Who’s the hero? Muslim women in Arabic literature and trust
Al-Abdulrazak, R. 2017. Who’s the hero? Muslim women in Arabic literature and trust. Muslims in Britain Research Network Conference: Exploring Contemporary Muslim Art, Culture and Heritage in Britain. University of Birmingham, UK 14 Sep 2017
The multicultural, cosmopolitan, vibrant city of London has lately been celebrating Arab Muslims’ art and literature more than ever before. Shubbak festival and London Arabia art and Fashion Week are examples of the celebratory platforms exposing British Muslims and non-Muslims to Arab Muslim culture. Arabic literature is a significant player in these events. Storytelling is a legacy from Bilad El Sham and the Middle East.
Every story has a hero. Arab Muslims’ stories are no difference. However, if you look closely these stories has many heroes. Whether the voice of the storyteller or the novelist is male or female, and despite that the majority are depressing stories of a struggle, the heroes are mainly women. They are Arab Muslim women some of them illiterate, while few are highly educated ‘ladies’. Based on personal observations in many cases these female characters may not be intended to be heroes but they stand tall in each page, they change the hero’s tale and make the story much more interesting.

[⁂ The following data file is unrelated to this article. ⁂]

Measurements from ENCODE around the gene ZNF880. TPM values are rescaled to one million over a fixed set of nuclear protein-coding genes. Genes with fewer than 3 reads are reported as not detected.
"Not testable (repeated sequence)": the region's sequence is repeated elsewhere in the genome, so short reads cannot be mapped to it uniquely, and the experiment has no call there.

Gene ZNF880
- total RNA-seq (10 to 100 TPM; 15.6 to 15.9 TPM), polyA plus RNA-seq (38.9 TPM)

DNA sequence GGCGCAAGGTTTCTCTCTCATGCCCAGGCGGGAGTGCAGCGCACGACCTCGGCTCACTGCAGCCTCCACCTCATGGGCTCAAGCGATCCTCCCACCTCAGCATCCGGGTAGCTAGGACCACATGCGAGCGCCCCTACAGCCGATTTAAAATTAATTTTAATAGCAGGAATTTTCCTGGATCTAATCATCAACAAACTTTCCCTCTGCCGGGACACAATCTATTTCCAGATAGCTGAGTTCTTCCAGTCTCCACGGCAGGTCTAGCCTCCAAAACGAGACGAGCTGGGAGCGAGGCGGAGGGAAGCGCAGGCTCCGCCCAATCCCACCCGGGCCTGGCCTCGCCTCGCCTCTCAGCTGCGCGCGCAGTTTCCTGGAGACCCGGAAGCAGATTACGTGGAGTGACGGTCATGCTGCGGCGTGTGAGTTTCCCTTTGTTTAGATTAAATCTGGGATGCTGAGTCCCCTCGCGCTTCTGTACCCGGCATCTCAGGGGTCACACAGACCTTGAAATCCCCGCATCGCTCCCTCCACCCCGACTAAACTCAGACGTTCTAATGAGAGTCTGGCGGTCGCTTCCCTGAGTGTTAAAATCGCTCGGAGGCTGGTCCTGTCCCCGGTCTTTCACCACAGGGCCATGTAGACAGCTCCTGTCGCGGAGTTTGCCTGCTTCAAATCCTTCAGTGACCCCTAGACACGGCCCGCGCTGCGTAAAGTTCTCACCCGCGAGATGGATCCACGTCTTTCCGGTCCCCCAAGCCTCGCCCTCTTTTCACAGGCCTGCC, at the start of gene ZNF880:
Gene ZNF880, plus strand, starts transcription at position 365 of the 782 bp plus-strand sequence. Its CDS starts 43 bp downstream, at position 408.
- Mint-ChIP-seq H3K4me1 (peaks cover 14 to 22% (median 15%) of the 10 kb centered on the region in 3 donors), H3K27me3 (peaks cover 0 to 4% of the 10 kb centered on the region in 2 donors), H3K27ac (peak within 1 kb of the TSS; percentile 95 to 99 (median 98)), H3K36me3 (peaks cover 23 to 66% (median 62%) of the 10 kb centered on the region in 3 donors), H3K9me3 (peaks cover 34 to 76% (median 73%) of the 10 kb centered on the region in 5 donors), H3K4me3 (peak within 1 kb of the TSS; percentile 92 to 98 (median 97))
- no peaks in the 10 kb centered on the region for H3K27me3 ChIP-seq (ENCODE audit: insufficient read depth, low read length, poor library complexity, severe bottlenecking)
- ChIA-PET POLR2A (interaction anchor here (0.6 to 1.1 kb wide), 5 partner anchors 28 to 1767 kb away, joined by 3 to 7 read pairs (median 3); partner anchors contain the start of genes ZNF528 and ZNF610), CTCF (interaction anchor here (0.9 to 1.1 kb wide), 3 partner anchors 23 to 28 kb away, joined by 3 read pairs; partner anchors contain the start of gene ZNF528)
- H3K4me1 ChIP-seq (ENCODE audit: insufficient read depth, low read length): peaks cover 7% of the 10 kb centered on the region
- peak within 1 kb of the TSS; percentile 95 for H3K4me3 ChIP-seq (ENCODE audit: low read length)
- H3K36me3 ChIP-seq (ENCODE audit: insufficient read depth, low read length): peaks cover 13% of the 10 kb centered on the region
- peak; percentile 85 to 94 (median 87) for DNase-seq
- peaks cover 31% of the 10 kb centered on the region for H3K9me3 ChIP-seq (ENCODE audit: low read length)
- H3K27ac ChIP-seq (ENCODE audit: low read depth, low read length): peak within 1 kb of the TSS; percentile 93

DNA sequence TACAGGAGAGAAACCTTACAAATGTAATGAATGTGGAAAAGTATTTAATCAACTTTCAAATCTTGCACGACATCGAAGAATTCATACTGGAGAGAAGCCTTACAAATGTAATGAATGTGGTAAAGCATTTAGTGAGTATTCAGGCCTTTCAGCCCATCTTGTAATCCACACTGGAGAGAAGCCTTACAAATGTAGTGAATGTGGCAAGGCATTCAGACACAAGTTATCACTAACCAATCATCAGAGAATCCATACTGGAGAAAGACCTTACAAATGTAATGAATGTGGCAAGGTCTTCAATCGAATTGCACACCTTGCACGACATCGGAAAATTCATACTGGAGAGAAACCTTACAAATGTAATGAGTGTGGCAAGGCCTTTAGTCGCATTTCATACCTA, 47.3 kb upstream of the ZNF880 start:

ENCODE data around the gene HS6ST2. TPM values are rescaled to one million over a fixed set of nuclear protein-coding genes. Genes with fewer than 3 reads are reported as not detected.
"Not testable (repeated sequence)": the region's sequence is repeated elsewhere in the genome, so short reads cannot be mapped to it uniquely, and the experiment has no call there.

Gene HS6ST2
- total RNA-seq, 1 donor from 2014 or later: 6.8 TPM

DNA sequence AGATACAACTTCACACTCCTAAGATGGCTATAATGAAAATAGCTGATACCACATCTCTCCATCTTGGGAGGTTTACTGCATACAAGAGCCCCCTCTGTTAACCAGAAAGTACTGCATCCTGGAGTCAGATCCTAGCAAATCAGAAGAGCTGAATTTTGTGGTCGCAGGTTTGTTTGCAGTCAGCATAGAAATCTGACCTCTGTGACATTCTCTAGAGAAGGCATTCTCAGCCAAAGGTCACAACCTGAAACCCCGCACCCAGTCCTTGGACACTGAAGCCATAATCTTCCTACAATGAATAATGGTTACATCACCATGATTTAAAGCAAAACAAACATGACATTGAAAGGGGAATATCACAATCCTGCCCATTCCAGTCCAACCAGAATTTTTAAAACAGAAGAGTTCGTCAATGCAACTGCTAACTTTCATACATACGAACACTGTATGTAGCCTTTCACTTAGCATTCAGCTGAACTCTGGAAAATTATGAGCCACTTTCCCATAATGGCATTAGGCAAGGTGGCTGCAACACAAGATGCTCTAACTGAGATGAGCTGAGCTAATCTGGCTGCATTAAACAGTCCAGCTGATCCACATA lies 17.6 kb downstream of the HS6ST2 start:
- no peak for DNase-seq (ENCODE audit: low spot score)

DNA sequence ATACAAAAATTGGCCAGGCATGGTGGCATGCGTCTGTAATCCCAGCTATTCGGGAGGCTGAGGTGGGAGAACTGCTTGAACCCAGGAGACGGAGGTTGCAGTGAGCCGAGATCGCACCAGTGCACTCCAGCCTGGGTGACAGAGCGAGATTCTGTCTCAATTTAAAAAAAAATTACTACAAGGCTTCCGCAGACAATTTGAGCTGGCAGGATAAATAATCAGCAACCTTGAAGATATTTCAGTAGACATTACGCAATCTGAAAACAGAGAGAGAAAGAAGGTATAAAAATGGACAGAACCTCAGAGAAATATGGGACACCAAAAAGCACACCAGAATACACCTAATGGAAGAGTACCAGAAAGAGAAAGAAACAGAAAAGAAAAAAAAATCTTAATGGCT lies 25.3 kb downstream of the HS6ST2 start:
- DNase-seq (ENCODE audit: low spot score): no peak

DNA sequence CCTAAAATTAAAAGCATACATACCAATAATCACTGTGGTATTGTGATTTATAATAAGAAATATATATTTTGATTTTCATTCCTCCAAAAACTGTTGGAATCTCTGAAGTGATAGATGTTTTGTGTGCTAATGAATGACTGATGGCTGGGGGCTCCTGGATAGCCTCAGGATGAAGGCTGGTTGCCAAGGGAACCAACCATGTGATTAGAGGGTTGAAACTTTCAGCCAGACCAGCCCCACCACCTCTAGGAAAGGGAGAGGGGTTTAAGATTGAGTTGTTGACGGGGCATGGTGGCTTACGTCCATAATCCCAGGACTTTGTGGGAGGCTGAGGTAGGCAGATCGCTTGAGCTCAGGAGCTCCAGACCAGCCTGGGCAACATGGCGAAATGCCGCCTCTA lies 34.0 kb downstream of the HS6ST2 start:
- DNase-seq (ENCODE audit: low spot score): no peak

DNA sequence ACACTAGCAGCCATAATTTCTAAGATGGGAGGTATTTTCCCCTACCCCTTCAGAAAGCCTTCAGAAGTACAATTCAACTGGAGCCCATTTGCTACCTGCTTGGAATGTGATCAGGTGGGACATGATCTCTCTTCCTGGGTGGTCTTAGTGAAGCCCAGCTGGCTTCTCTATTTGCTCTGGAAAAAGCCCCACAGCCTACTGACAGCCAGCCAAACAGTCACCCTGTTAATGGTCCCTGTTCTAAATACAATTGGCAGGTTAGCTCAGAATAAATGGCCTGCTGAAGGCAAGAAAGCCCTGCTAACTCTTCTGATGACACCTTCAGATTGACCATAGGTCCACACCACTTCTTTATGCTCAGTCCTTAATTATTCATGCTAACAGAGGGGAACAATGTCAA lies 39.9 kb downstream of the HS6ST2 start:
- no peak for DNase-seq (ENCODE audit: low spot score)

The paper examines examples of Arab Muslim women in novels available in English to British readers to explore how these women are articulated in the work of Arab novelists. The study concludes that these characters do not stimulate the reader’s sympathy as much as they create confidence, trust, and in some cases admiration of these heroes. All of which contribute to creating fertile soil to grow social trust in Muslims in general and Muslim women in particular.
|Conference||Muslims in Britain Research Network Conference: Exploring Contemporary Muslim Art, Culture and Heritage in Britain|
|Publication process dates|
|Deposited||01 Dec 2017|
|Completed||14 Sep 2017|
7views this month
0downloads this month